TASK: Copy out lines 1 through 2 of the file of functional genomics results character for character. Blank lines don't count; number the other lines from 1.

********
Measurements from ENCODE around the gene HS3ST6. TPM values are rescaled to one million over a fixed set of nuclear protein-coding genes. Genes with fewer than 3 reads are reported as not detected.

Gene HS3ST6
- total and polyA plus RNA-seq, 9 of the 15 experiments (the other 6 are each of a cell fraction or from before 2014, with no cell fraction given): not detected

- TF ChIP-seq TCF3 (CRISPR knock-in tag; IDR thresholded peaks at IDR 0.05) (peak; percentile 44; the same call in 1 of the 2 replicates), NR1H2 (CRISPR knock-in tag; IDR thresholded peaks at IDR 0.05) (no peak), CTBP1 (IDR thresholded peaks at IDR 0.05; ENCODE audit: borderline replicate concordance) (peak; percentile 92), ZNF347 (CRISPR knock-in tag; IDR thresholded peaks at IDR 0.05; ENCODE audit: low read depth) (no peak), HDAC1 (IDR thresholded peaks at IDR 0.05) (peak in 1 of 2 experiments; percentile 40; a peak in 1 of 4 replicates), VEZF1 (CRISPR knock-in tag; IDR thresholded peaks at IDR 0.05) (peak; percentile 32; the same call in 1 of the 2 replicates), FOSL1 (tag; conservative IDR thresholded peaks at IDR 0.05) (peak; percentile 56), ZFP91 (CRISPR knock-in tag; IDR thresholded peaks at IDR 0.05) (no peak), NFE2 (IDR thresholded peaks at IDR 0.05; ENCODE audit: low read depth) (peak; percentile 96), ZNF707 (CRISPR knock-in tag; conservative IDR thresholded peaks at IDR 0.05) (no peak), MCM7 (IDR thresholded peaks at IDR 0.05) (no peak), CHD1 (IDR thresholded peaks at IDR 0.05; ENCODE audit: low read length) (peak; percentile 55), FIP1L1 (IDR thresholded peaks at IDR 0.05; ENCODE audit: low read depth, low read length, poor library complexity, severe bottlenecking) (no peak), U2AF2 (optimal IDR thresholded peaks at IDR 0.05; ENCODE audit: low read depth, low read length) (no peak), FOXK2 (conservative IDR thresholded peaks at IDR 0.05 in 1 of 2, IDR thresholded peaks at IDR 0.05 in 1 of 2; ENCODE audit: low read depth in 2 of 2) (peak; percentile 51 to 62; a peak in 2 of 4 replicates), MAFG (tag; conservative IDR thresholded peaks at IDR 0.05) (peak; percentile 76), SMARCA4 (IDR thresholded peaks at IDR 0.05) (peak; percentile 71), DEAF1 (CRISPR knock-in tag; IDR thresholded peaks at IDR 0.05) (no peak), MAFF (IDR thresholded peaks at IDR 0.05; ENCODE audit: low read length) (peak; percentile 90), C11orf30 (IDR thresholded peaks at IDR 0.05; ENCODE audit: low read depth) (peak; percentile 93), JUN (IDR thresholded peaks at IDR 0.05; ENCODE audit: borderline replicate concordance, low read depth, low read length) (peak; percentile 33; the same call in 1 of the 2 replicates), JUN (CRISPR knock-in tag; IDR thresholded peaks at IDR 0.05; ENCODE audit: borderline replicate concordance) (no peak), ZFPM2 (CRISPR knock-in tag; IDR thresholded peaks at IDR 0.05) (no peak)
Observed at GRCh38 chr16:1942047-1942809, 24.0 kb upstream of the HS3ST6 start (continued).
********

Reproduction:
Measurements from ENCODE around the gene HS3ST6. TPM values are rescaled to one million over a fixed set of nuclear protein-coding genes. Genes with fewer than 3 reads are reported as not detected.

Gene HS3ST6